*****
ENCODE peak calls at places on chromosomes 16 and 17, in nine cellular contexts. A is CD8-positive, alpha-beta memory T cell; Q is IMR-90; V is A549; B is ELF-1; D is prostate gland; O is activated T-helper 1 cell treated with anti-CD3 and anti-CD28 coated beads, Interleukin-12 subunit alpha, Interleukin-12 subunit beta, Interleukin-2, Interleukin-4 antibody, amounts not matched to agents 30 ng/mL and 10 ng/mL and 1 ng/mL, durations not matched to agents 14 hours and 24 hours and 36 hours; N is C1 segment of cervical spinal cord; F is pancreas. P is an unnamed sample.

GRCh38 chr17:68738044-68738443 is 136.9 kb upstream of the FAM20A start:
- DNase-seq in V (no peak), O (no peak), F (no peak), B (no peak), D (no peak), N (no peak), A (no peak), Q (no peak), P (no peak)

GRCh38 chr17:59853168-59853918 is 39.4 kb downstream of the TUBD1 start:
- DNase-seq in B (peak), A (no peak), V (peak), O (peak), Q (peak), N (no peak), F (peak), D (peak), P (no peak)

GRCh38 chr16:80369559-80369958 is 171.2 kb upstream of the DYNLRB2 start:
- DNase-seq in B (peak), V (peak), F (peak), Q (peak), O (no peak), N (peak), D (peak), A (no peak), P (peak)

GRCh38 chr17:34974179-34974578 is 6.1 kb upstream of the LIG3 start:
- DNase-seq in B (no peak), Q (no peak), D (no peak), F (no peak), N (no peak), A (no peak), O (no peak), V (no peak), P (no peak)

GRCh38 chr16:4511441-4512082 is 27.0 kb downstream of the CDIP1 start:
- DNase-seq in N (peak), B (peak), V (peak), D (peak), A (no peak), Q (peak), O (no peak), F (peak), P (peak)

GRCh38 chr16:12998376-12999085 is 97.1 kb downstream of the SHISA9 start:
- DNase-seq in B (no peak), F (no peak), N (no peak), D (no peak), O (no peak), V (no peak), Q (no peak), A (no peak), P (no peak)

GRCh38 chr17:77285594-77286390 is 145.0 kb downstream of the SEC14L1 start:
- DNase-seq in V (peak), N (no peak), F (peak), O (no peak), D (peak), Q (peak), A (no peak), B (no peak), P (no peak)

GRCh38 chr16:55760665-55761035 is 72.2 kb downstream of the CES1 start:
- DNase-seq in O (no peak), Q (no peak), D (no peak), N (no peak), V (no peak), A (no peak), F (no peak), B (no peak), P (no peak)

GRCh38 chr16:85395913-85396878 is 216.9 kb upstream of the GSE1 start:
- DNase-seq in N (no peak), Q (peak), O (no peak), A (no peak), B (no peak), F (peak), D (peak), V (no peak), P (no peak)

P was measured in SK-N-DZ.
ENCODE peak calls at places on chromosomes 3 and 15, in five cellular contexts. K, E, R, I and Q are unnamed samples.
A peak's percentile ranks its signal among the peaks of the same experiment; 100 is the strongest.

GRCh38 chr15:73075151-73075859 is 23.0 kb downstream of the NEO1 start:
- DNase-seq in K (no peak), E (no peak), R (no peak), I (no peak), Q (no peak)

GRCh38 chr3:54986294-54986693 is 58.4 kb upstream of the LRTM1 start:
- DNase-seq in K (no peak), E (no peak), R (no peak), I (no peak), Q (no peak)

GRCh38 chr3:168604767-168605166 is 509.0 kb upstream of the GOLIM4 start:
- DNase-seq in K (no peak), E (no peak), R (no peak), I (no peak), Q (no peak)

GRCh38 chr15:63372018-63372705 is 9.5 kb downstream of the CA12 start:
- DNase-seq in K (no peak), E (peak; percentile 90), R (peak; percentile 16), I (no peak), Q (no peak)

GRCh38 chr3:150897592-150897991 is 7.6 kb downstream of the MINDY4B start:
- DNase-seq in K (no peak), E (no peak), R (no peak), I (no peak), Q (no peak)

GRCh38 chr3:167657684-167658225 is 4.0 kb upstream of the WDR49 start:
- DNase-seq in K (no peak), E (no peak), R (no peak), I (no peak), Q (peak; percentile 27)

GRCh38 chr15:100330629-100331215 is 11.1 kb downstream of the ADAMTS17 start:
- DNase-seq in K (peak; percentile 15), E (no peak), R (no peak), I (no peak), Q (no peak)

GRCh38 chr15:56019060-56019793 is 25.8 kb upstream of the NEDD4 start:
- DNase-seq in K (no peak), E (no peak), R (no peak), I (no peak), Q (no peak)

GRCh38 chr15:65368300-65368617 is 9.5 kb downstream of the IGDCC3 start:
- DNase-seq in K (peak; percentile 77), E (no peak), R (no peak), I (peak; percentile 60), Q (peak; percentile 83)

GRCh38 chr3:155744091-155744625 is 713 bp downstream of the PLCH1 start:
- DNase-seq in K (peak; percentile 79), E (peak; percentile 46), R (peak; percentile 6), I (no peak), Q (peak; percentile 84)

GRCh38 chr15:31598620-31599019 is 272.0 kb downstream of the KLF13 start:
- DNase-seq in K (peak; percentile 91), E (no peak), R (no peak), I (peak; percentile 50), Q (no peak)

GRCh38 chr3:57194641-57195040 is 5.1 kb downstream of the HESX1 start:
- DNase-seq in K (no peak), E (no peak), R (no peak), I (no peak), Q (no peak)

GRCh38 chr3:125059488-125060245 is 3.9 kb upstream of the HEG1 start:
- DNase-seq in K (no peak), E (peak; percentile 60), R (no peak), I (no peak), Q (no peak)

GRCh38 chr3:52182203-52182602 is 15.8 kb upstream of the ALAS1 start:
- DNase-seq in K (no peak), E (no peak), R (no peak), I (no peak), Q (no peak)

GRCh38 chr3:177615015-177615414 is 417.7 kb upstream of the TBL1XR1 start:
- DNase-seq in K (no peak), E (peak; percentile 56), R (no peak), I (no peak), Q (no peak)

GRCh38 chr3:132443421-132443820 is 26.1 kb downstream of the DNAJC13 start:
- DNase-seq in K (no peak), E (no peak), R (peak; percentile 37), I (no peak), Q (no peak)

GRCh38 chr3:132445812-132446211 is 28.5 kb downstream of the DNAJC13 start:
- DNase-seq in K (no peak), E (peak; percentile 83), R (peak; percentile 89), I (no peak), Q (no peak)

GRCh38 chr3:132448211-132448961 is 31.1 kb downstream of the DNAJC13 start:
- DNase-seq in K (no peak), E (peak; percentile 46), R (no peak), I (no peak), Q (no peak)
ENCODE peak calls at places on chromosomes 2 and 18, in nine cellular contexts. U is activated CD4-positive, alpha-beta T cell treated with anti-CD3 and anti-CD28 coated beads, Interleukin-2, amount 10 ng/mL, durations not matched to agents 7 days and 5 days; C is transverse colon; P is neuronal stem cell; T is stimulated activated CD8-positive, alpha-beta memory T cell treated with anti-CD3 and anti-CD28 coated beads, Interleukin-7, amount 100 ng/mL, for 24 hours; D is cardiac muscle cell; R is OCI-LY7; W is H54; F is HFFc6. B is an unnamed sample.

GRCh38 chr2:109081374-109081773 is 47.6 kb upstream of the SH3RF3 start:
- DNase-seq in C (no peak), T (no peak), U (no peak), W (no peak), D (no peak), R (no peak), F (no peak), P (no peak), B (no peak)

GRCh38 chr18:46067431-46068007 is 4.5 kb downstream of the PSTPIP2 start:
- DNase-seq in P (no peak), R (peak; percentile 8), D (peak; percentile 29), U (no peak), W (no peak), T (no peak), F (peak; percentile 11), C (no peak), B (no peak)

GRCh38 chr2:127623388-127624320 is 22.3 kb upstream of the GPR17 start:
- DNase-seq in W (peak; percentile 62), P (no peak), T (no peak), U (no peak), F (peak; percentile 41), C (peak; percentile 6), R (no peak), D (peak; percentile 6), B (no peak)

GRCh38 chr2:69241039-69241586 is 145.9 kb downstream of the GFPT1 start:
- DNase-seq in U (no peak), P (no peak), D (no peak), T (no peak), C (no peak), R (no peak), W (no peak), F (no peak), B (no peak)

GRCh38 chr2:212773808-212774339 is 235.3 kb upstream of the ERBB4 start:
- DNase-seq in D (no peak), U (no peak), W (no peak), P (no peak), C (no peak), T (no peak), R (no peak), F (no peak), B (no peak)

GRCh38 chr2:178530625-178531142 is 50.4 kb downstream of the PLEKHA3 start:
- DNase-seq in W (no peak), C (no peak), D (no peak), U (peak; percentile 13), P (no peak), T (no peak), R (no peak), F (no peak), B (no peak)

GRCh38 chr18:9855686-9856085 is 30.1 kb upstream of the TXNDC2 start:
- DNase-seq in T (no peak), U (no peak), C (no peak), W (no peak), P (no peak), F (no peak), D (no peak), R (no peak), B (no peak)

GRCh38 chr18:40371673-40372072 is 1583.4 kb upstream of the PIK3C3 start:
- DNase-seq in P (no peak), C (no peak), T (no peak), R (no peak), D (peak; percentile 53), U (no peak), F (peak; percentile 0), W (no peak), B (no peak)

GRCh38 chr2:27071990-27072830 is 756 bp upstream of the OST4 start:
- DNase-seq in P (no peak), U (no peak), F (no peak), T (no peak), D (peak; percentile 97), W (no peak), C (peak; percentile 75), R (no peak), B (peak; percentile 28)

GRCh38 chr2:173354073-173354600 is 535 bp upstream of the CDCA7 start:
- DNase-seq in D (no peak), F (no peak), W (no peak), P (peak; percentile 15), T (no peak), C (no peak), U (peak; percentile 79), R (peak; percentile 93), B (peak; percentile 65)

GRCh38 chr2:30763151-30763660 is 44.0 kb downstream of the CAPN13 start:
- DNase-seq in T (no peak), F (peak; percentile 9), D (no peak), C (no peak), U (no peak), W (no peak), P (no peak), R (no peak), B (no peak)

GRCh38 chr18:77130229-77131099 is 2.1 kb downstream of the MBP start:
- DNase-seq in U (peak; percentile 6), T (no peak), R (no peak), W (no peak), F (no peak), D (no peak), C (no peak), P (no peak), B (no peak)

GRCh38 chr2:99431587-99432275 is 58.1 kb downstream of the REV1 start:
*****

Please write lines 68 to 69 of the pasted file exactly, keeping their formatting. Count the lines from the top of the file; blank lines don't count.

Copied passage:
GRCh38 chr2:212773808-212774339 is 235.3 kb upstream of the ERBB4 start:
- DNase-seq in D (no peak), U (no peak), W (no peak), P (no peak), C (no peak), T (no peak), R (no peak), F (no peak), B (no peak)